For driving around town, the automatic transmission might be a better choice than the four-speed manual shifter. High performance big-block engines with a four-speed are great for quarter-mile straight-line sprints, but are usually over-kill for a simple around-town cruiser. Same goes for the available side exhaust. Although generally desirable, they are rather loud and their appeal wears thin after a while.
The base 327 V-8 engine with single four-barrel intake should also be ample for getting around town or those weekend hops. Another performance feature to consider is four wheel disk brakes. They were added to the standard equipment list in ‘65 (although they could be deleted for credit) and they can pull the Vette down with authority. Don’t dismiss earlier models with drum brakes, however. They work just fine unless you plan on really pushing things.
The Good Stuff
Convenience options such as AM-FM radio, power windows, and air-conditioning were offered in all five of the first generation Sting Ray years and are desirable and valuable additions to any Corvette. Be forewarned though, factory installed A/C commands a healthy premium.
Other options to watch for: 36 gallon fuel tank, original aluminum wheels, hardtop, leather seat trim, teakwood steering wheel, backup lights and tinted glass. Beginning in 1966, headrests seats were available, and are a plus on any Sting Ray so equipped.
Going the other way, models with no power accessories, no radio and the heater/defroster delete are valuable in their own right. These usually are outfitted with the heavy-duty mechanical bits (brakes, exhaust and suspension) and were probably used for racing or rallying. These are about as close as you can get to “racing” Stingrays.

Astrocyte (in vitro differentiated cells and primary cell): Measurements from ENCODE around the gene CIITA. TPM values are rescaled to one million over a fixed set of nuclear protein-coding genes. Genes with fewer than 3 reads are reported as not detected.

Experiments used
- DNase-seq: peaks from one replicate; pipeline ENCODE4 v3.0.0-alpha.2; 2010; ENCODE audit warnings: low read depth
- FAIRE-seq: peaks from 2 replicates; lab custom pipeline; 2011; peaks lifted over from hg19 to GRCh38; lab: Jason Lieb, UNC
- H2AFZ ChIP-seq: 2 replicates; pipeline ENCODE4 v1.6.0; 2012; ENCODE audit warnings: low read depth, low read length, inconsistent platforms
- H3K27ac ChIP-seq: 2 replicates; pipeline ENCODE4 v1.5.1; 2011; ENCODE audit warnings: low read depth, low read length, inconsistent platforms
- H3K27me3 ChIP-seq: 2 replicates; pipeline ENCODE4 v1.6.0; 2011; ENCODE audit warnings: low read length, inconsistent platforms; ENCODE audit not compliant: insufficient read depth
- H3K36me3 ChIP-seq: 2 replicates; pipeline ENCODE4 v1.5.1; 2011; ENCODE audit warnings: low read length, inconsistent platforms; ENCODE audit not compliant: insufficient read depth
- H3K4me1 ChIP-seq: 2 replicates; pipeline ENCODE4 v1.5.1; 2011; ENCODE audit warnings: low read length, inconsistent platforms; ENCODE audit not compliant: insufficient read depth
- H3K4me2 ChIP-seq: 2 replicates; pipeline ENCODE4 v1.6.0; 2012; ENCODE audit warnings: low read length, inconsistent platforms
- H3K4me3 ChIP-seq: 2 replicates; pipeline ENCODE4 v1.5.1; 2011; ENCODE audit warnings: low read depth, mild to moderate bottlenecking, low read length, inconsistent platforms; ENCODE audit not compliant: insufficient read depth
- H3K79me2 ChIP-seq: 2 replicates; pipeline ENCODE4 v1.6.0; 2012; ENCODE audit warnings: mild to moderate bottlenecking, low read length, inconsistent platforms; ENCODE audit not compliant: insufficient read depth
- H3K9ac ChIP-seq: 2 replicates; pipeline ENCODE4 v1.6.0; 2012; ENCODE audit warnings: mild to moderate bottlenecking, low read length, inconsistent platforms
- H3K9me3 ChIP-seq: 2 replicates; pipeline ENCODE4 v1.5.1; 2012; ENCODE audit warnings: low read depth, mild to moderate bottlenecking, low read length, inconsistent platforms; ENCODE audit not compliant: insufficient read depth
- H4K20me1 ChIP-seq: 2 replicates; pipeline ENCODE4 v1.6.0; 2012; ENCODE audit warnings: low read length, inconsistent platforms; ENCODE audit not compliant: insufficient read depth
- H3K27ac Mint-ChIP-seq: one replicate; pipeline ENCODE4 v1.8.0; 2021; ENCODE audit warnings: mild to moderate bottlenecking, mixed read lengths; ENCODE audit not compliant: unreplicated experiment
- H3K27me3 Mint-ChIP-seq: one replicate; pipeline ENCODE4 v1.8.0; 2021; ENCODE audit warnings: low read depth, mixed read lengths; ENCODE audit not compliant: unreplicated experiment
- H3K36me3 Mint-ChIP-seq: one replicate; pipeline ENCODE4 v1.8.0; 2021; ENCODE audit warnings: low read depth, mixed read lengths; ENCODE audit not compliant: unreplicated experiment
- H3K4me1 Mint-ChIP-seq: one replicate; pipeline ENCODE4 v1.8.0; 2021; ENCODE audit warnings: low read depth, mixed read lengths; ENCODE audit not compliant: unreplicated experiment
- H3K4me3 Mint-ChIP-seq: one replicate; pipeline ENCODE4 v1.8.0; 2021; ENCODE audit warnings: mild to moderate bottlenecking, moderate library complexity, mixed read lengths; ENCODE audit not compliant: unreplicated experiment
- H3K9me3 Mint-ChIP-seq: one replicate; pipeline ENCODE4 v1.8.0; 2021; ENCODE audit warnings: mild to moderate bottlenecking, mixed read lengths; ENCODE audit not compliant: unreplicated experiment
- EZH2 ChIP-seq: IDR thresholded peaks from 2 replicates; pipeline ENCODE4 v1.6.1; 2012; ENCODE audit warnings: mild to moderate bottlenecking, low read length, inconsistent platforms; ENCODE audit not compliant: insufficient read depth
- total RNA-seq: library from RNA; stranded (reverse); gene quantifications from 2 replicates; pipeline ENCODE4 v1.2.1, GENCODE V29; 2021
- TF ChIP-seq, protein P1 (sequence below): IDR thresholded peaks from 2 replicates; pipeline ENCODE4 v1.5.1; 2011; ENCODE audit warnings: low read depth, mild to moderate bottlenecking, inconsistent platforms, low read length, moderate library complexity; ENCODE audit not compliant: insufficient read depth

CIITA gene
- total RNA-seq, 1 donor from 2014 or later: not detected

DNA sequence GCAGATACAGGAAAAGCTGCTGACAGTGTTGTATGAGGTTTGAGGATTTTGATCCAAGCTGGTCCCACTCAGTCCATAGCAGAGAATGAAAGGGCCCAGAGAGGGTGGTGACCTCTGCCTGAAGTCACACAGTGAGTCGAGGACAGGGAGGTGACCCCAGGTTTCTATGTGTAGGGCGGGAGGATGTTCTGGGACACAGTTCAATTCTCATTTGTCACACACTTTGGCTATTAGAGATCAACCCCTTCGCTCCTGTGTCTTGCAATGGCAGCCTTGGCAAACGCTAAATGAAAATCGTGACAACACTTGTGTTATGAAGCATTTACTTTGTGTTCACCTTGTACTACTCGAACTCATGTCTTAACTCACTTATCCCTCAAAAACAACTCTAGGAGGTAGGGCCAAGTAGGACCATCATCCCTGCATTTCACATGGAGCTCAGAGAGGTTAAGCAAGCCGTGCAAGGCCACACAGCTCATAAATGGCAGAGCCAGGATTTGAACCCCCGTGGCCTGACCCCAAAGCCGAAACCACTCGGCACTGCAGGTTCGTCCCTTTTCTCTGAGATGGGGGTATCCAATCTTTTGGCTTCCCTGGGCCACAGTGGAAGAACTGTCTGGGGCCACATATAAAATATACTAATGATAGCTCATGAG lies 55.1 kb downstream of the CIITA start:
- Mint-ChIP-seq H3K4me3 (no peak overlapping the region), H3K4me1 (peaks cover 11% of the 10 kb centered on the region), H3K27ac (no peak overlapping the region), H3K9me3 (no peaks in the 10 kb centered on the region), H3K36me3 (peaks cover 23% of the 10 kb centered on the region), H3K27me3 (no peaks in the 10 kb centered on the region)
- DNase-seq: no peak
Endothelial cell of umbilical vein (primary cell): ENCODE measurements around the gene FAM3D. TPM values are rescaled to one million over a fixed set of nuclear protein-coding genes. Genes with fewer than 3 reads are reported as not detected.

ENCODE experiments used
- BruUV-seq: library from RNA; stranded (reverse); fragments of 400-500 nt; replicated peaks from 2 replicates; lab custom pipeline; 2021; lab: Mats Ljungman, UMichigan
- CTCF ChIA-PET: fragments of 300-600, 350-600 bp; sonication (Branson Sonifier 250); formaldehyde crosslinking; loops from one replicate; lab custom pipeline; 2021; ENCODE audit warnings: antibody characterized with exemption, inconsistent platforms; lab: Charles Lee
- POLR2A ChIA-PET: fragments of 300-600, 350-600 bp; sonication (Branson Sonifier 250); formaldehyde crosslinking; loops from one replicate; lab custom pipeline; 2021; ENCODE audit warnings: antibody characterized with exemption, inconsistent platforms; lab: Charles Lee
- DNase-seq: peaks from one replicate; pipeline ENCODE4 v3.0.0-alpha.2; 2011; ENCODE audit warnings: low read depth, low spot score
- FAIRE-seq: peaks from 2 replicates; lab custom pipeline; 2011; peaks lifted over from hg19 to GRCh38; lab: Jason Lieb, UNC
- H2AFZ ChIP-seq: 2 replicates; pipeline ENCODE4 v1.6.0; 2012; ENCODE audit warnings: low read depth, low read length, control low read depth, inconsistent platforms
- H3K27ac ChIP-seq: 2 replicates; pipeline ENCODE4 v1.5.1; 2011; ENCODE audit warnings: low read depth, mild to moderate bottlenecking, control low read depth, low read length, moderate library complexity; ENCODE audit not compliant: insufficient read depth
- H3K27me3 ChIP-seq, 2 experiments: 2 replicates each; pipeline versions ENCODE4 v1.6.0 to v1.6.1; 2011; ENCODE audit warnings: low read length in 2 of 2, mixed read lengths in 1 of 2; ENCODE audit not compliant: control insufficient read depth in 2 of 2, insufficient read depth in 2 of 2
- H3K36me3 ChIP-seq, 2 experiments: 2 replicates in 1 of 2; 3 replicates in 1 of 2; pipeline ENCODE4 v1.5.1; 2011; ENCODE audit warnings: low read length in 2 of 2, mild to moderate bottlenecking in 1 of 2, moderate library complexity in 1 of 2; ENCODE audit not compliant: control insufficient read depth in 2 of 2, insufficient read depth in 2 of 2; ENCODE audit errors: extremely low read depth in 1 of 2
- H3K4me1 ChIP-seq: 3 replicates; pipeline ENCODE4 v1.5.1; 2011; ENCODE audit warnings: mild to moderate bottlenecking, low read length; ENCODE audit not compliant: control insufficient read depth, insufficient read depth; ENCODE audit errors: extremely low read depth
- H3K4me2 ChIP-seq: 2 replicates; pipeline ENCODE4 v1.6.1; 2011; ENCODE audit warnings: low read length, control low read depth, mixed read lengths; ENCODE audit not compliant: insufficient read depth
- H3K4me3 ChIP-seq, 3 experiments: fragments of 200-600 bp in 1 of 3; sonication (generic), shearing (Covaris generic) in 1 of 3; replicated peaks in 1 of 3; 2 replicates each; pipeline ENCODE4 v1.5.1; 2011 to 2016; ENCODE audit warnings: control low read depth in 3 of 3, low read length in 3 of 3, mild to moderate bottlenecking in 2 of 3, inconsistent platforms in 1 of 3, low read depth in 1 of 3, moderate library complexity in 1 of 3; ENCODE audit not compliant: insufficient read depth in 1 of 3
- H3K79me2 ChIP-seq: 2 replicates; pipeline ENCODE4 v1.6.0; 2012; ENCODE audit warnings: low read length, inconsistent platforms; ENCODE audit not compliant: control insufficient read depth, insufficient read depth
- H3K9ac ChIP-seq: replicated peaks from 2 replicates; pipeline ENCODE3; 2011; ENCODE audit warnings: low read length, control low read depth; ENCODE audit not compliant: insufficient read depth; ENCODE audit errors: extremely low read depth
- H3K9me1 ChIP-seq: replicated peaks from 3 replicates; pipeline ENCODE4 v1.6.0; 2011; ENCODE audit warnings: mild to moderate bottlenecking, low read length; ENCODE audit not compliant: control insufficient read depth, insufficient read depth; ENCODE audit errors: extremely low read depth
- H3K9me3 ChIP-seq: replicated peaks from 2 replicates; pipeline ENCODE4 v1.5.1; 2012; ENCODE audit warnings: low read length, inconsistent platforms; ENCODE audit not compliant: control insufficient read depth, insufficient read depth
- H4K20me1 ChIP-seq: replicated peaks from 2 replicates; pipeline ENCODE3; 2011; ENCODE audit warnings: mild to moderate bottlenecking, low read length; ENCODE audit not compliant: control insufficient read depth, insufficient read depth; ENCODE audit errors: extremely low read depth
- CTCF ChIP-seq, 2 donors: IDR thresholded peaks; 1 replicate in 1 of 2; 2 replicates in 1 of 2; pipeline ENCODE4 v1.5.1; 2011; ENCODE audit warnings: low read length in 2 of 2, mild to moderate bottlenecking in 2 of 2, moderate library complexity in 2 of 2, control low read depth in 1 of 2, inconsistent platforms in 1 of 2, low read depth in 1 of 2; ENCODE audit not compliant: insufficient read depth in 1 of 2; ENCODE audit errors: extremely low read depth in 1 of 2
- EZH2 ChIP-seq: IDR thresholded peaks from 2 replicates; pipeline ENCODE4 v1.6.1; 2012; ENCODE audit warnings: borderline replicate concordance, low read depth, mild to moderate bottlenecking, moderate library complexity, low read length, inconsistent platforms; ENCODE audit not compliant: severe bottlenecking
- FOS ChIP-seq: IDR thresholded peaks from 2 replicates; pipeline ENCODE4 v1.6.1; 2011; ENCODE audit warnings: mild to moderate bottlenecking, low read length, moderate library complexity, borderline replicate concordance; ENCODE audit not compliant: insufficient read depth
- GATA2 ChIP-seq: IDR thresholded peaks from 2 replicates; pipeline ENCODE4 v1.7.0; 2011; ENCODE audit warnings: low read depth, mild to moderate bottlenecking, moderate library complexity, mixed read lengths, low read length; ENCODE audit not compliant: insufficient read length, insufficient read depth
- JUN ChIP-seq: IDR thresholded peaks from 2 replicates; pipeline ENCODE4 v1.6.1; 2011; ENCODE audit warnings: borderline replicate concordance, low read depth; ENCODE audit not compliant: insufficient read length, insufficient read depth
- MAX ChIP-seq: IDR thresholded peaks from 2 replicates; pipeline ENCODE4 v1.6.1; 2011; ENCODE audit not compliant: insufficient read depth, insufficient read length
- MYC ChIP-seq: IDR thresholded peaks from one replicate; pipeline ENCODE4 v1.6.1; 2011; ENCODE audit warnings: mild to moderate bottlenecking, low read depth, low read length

Buying for Restoration
One of the most abused words in the collector car hobby is “restored”. By definition, to restore something means taking it back to its original condition. The goals of NCRS is to see that all Corvettes that they judge are brought back to factory standards. They do not award extra points for over-restored Sting Rays with a mirror-like gloss on the chassis rails, or areas detailed that were never touched or paid attention to as the cars rolled off the assembly line.
A number of 1963-1967 Corvette restoration guides have been written. These guides make for an excellent starting point to give you an idea of what you will need to do, and what perils you may be facing. Many of the parts needed to make a correct restoration are available through suppliers and at swap meets. Always keep in mind that these are not inexpensive cars to restore, and like most collector cars, it’s rather difficult to recoup your restoration costs.
Keep those Eyes Open
A visit to an all-Corvette festival such as the Corvettes at Carlisle event held the last weekend of each August in Carlisle, Pennsylvania, or the mid-June Bloomington Gold Corvette Swap Meet and Auction, staged in Bloomington, Illinois, makes an excellent place to find your coveted Sting Ray. Bloomington Gold also offers seminars on restoration, purchasing, and authenticity of all Corvettes, especially the Sting Rays.
If you are looking to a Corvette Sting Ray as strictly an investment, one might be better off with a healthy chunk of a mutual fund. But for something one can enjoy for an occasional drive, for the money these cars are extremely rewarding. They have a broad, enthusiastic following and you will always find ready buyers.
Just like investing in the stock market, do your homework when it comes to the investment potential of the example you are considering. Look for those correct ID numbers, proper equipment and overall condition. Truly, the Sting Ray is a car rich with history. Determining what your goals and criteria are for your Corvette will put you in a better position when the day comes to both purchase, and sell, the car of your dreams.
This article originally appeared in July 1999. For updated values, click here.